Fuel for Thought – 23rd Sep

23 Sep, 2011

Vast reserves of shale gas revealed in UK:  Early estimates suggest there maybe up to 200 trillion cubic feet of gas in a giant field in the north-west of England; although questions remain over have much will actually be recoverable.  The hydraulic fracturing, or “fracking”, extraction process associated with shale gas has caused concern among environmentalists and remains banned in France and in parts of the US.  The response from the UK Government will be interesting.  The development of this resource offers a chance to reduce the UK’s reliance on gas imports and boost the country’s dire finances whilst it would be at odds with the Government’s stated aim of decarbonising the UK power industry.

The UK Government looking to halt a second ‘dash for gas’ to support carbon targets: The binary ‘gas bad – renewables good’ attitude of the UK Government was reinforced this week when Chris Huhne, the Energy Minister, announced the intention to use permitting restrictions to limit the development of new gas capacity.   Government policy is ensuring the UK power market is entering a period of increasing uncertainty and failure to recognise the importance of gas as a source of flexibility to compliment large volumes of unpredictable renewables capacity will increase the risk of security of supply issues.  As a consequence of these policies the investment case for new CCGT capacity is changing to one focused on providing flexibility. 

EU at loggerheads with member states over key policy initiatives:  Plans to obligate member states to inform Brussels of strategic energy alliances in advance of completion and empower the EU Executive to negotiate deals on their behalf have been met with resistance. Larger member states have suggested they are only willing to comply on a case by case basis.  In parallel, they are pushing back on plans for legally binding energy efficiency targets.  Both of these disputes signal the growing resistance of member states to any incremental loss of autonomy in key areas of energy policy.  However, the reluctance of member states to embrace energy efficiency as a mechanism for carbon emissions reduction is somewhat surprising given the transparent and cost effective benefits it offers compared with incremental renewable capacity.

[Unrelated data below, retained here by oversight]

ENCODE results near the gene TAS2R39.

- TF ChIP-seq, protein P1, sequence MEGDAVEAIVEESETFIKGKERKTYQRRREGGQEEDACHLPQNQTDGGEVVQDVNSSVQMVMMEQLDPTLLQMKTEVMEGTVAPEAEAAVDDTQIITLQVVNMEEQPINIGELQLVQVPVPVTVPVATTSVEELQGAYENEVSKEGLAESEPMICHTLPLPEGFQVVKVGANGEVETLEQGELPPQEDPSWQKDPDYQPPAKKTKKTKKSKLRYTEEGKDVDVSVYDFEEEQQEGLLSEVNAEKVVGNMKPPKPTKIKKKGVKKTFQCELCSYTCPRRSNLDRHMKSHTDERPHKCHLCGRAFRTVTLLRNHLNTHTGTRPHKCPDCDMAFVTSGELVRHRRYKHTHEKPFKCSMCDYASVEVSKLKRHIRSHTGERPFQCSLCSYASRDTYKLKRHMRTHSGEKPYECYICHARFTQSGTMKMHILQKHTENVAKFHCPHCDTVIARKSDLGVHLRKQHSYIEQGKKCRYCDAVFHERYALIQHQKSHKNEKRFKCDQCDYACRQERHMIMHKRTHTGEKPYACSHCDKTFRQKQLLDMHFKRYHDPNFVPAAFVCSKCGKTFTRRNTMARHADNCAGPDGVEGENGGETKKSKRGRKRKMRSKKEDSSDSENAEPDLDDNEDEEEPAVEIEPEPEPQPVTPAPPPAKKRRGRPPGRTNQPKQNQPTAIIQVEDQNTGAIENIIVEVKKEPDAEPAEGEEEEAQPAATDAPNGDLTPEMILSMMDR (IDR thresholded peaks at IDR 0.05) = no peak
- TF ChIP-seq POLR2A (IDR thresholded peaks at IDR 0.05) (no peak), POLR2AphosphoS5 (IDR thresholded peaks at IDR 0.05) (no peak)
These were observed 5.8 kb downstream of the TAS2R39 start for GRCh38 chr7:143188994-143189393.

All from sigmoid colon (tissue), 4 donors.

Capital cost overruns are endemic in large scale LNG projects:  Despite predictions of a ‘golden age for gas’ investors appear to have an increasingly pessimistic outlook for LNG projects and developers.  This view is driven by the prevalence of cost blow-outs over and above project contingencies. The level of contingencies is typically based on inadequate assessments of the risk premium required to cover exposure to raw material prices and currency risk over the long (4-5 year) construction period.  If this trend continues financing these capital intensive projects may become increasingly challenging.

Picture of the week:

View of the European power grid from the International Space Station.  It highlights the relative isolation of the UK from the continent,  Despite having interconnectors of 2 GW to/from France, 1 GW to/from the Netherlands and 450 MW to Ireland a recent UK government report recently called for the development of a European supergrid to support the renewables capacity growth.  We will be exploring the economics of gas and power interconnectors in a series of articles in the near future.